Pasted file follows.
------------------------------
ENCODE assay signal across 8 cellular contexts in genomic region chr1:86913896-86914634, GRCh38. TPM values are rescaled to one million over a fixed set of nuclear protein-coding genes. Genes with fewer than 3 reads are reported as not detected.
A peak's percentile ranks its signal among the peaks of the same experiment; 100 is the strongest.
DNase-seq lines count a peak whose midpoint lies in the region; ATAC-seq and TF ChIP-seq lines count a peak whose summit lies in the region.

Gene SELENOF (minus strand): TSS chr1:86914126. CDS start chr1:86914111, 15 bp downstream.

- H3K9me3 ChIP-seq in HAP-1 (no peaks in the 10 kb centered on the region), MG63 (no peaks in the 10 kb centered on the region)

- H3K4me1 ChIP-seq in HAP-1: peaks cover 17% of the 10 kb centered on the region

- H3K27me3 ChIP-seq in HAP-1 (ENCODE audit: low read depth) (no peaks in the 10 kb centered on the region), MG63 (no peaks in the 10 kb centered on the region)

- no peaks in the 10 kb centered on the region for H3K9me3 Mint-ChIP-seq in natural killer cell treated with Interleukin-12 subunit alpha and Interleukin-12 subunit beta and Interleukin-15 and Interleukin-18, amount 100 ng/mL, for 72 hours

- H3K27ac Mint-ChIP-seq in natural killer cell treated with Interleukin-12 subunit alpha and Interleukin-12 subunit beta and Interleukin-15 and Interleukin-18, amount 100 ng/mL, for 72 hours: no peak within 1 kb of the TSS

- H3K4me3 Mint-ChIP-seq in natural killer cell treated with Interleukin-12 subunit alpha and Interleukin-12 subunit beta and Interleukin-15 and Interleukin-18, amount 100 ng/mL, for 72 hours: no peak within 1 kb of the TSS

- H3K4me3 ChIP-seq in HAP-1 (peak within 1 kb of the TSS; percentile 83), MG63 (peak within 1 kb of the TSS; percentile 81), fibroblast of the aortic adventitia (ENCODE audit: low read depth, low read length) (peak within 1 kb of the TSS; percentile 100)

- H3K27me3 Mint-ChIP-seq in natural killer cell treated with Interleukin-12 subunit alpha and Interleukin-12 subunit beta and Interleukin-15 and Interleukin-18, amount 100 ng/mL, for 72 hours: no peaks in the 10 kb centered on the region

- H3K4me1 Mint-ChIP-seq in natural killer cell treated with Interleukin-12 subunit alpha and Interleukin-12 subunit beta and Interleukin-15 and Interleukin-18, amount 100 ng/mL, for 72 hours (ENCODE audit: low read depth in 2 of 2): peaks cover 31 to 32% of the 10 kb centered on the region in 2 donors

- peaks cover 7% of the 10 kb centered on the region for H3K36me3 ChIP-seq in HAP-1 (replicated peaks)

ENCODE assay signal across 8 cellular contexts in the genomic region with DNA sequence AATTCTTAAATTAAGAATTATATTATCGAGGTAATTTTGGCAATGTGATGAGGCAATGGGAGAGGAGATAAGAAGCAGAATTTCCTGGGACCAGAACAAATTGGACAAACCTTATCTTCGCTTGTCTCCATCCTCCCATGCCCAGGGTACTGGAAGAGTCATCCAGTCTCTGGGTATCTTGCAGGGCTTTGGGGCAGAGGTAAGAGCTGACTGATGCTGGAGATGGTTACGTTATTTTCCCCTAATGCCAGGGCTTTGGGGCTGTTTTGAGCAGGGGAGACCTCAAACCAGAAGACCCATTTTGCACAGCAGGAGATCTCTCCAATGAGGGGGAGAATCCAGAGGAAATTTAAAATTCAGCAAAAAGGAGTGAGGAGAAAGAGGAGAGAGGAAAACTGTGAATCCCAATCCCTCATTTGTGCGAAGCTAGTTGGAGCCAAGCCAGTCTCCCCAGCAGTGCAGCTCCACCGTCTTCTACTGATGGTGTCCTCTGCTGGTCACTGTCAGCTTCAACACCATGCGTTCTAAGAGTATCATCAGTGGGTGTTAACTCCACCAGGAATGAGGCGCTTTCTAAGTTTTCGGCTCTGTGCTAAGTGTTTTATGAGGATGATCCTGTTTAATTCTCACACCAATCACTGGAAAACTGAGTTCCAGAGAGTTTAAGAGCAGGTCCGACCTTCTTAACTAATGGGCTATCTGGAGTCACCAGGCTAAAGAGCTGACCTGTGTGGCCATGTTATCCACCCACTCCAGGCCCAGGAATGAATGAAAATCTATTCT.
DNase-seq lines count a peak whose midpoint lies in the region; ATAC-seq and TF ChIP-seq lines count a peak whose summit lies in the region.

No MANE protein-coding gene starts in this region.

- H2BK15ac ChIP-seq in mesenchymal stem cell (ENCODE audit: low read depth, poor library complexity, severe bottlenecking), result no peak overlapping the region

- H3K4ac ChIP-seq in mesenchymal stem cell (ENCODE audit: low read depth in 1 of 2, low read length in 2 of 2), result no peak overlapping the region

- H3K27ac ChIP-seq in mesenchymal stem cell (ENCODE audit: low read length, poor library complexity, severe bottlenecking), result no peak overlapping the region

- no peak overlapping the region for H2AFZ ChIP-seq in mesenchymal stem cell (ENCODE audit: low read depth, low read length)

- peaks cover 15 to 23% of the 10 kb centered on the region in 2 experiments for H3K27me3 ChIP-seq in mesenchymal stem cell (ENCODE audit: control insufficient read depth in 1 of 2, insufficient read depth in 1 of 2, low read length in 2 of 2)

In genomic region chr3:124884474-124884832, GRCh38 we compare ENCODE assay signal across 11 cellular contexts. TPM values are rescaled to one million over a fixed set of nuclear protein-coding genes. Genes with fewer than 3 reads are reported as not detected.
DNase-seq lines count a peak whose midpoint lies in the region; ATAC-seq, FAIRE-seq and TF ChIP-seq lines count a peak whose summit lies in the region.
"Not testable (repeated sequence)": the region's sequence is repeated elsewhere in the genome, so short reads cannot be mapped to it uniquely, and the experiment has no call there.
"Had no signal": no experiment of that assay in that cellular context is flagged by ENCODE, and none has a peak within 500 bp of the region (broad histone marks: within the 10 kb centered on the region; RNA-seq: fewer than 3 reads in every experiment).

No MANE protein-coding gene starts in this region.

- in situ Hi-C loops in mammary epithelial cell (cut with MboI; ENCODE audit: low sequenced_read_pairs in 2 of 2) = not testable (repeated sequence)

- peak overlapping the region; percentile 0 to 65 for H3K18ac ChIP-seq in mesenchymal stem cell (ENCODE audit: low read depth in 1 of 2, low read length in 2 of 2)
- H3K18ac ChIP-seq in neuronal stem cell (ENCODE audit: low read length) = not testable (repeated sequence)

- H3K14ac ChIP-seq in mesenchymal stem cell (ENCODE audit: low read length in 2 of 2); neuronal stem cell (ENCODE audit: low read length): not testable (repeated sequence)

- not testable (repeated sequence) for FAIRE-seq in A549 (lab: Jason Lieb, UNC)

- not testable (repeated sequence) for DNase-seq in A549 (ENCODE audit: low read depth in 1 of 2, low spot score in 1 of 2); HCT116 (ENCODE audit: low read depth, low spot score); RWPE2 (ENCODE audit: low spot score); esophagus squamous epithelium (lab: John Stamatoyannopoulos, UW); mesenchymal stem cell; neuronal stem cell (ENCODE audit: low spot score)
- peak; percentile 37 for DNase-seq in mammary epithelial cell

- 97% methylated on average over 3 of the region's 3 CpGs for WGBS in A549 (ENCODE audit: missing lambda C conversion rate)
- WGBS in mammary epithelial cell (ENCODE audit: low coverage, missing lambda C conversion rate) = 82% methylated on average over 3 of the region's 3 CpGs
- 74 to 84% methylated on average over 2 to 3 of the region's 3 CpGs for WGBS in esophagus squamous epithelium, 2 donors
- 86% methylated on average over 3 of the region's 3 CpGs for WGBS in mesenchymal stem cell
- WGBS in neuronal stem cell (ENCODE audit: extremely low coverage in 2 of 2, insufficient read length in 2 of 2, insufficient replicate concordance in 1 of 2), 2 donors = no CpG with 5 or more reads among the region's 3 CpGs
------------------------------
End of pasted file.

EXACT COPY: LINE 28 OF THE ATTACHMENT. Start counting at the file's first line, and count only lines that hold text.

- in situ Hi-C loops in mammary epithelial cell (cut with MboI; ENCODE audit: low sequenced_read_pairs in 2 of 2) = not testable (repeated sequence)